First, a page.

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How the social, cultural and economic changes brought on by tourism influence the Maasai culture.

“Tourism is one of the main forces absorbing indigenous peoples into the modernist world system”6 and the Maasai culture, like many other indigenous groups are facing these challenges every day. “Indigenous tourism often focuses on the relationships between people and their natural habitat“4 says Chambers correctly, and safari tourism is a perfect example of this. Essentially safari tourism is a distinct tourism itself, but it incorporates elements of eco tourism, cultural tourism, recreational tourism and adventure tourist under one umbrella. Progress, partially brought on by safari tourism, can destroy important part of the Maasai cultural heritage. The nations’, where these...

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Mudcloth History

Bòlanfini or bogolan (Bambara: bɔgɔlanfini; "mud cloth") is a handmade Malian cotton fabric traditionally dyed with fermented mud. It has an important place in traditional Malian culture and has, more recently, become a symbol of Malian cultural identity. "She introduced me to the ancient man and his wife.We sat and chatted. The elder man was a renowned féticheur and he offered to divine my future. Clad in the dark heavy weave of mudcloth,heavy strips of cotton cloth sewn together and dyed with mud,called bogolanfini, he sat in the shadowed heat of closed hut and threw cowry shells in the sand."...

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Senufo People

Senufo People

Senufo, also spelled Senoufo , a group of closely related peoples of northern Côte d’Ivoire (Ivory Coast) and southeastern Mali. They speak at least four distinct languages (Palaka, Dyimini, and Senari in Côte d’Ivoire and Suppire in Mali), which belong to the Gur branch of the Niger-Congo language family. Senufo peoples are agricultural, their major crops including corn (maize) and millet. Their farms cluster around villages of small mud-brick houses, thatched in the south but with flat roofs in the drier north.   The Senufo are outstanding musicians, using marimbas, tuned iron gongs, and a variety of drums, horns, and flutes....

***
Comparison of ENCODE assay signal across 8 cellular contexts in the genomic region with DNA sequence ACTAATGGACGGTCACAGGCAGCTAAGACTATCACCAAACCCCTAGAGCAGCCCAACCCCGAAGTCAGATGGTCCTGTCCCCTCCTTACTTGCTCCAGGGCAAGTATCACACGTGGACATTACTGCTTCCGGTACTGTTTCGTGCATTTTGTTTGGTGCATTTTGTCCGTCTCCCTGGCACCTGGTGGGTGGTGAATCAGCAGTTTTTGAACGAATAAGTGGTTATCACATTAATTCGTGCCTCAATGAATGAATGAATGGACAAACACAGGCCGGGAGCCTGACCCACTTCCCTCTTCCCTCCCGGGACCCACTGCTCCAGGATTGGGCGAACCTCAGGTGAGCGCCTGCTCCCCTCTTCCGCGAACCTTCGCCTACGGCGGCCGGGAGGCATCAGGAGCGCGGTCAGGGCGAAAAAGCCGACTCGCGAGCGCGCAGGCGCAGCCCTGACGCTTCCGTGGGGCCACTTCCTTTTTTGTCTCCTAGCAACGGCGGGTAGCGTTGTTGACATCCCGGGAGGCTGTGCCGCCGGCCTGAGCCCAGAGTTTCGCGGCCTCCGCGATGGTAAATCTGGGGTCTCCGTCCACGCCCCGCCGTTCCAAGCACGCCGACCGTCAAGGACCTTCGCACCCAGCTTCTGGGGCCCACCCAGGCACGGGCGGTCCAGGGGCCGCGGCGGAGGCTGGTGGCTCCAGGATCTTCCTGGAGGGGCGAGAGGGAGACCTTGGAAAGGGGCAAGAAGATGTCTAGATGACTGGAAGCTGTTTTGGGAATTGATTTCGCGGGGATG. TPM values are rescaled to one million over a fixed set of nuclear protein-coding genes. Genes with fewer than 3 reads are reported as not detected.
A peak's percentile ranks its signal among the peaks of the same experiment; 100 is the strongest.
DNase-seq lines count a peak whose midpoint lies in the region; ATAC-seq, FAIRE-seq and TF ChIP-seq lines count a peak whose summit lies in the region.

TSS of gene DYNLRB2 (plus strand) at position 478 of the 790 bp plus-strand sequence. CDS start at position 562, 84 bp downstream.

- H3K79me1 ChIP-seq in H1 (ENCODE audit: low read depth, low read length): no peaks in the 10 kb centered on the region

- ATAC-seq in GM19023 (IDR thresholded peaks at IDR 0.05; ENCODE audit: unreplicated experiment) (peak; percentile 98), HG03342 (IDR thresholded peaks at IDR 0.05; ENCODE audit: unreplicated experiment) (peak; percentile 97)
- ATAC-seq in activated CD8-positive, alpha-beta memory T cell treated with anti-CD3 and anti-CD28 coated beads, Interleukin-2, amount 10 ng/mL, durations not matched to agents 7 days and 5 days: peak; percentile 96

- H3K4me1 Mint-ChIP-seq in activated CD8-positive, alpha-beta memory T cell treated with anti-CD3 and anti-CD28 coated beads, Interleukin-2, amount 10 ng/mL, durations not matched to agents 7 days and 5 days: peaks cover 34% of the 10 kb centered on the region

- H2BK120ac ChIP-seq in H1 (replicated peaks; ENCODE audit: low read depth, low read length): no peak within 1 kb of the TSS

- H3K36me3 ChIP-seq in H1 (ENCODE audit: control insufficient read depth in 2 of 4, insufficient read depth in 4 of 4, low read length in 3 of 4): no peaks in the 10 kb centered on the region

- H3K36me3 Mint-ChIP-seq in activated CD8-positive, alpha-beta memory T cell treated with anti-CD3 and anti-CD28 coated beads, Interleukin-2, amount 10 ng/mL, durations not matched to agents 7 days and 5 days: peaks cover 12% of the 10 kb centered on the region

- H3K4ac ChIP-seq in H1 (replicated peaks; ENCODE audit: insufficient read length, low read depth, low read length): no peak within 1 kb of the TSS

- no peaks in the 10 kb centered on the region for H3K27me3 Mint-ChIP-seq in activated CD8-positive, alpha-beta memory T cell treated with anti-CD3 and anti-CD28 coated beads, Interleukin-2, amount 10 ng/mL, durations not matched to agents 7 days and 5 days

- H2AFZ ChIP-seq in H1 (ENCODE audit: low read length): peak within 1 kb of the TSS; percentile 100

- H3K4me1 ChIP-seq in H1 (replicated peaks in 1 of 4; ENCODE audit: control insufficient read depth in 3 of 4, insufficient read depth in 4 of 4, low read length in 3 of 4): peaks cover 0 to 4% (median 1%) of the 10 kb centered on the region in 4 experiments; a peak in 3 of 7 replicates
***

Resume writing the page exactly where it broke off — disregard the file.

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Tuareg peoples

The Tuareg are desert nomads living in the regions surrounding the Sahara. They are famous for their beautiful jewelry and leatherwork and woodwork, all of which are created by the Enaden, a separate caste of blacksmiths who traditionally live amongst the Tuareg. Because the Tuareg are nomadic, they are limited in their possessions - for this reason everything that they own is not only beautiful and highly decorative, but also functional. During bad times, when food is short, they will use their goods as trade items. Wooden bowls are carved out of African hardwoods, making them durable and multi-functional. They...

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Beaded Chairs of Nigeria

Beaded chairs are made by the Yoruba peoples of Nigeria.Exquisite craftsmanship is the trademark of these beautifully crafted pieces of art. It's hand made of hundreds and thousands of tiny beads to form playful patterns. It takes roughly three months to create one. AMAZING!Enjoy this amazing collection.          

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